Take the 2-minute tour ×
Stack Overflow is a question and answer site for professional and enthusiast programmers. It's 100% free, no registration required.

I am trying to use Xpath to find a username value from a REST response. When I use

$data = new simpleXMLElement($response->getBody());
$matches = $data->xpath('//KEY[@name="username"]');

I get

array(1) {
object(SimpleXMLElement)#7 (2) {
array(1) {
string(8) "username"
string(5) "guest"

My question is, what is the Xpath expression to get only the value to display? in this example it is guest, but will change depending on the user.

Any suggestions greatly appreciated.

XML structure below.

<?xml version="1.0" encoding="UTF-8" ?> 
<KEY name="id">
<KEY name="username">
<KEY name="firstname">
<VALUE>Guest user</VALUE> 
share|improve this question
show us your xml please. –  Rob Stevenson-Leggett Dec 30 '11 at 14:14
Hi Rob, Just added the XML up to where the user value is, cheers. –  Josh Jones Dec 30 '11 at 14:35

2 Answers 2

Not possible with SimpleXML. The xpath method will always return an Array.

But you can do:

$keys = simplexml_load_string($xml);
echo current($keys->xpath('//KEY[@name="username"]/VALUE'));


Or use DOM. The following will return the string immediately:

$dom = new DOMDocument;
$xpath = new DOMXPath($dom);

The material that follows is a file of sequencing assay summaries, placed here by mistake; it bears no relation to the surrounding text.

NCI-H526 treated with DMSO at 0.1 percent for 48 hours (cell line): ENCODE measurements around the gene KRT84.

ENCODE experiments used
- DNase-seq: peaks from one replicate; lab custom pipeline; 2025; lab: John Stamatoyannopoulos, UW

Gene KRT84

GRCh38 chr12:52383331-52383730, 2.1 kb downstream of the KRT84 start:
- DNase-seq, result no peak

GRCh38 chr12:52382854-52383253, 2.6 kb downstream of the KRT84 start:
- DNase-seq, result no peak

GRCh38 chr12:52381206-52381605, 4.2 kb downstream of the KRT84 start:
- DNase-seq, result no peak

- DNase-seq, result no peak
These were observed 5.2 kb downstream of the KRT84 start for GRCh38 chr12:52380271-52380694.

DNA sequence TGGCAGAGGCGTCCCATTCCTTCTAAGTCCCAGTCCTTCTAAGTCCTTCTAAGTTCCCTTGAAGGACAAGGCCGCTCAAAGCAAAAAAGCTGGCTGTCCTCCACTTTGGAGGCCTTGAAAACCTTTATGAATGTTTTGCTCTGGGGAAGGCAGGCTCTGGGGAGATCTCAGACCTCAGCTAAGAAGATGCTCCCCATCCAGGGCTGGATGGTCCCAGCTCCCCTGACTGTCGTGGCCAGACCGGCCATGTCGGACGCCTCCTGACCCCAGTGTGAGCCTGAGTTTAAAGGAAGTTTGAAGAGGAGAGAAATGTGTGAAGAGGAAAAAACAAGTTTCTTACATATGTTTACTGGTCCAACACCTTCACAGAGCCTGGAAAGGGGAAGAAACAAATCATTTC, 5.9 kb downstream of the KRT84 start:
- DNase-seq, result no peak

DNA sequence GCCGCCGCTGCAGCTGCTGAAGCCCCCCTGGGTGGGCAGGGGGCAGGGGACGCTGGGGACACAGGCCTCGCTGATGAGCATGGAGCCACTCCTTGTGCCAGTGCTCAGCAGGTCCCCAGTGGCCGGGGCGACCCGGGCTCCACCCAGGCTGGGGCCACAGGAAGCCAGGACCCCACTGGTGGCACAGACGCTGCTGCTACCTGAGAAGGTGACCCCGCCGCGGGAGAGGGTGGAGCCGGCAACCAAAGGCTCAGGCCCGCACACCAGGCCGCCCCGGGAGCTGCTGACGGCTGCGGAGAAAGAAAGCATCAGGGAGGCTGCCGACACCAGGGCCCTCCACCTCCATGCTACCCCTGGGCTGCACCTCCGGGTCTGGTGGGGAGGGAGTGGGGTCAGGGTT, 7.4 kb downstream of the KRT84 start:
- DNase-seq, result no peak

echo $xpath->evaluate('string(//KEY[@name="username"]/VALUE)');


share|improve this answer
Hero! Definite mention in my dissertation for you! Much appreciated –  Josh Jones Dec 30 '11 at 14:58
@JoshJones you are welcome. Send me a PDF copy please ;) –  Gordon Dec 30 '11 at 14:59
Lol will do when it is released in July! I will make a note –  Josh Jones Dec 30 '11 at 15:16

I am not sure if simpleXml can evaluate this expression, but any compliant XPath implementation will:


When this expression is evaluated, the result is the string value of the Value element that is a child of the (first in document order) KEY element that has a name attribute, whose string value is "username".

Also, if the structure of the XML document is known, then it may be more efficient (fast) not to use //:

share|improve this answer
Thanks for the explanation Dimitre, will definitely use the proper path as you suggested for efficiency purposes. –  Josh Jones Dec 30 '11 at 15:20

Your Answer


By posting your answer, you agree to the privacy policy and terms of service.

Not the answer you're looking for? Browse other questions tagged or ask your own question.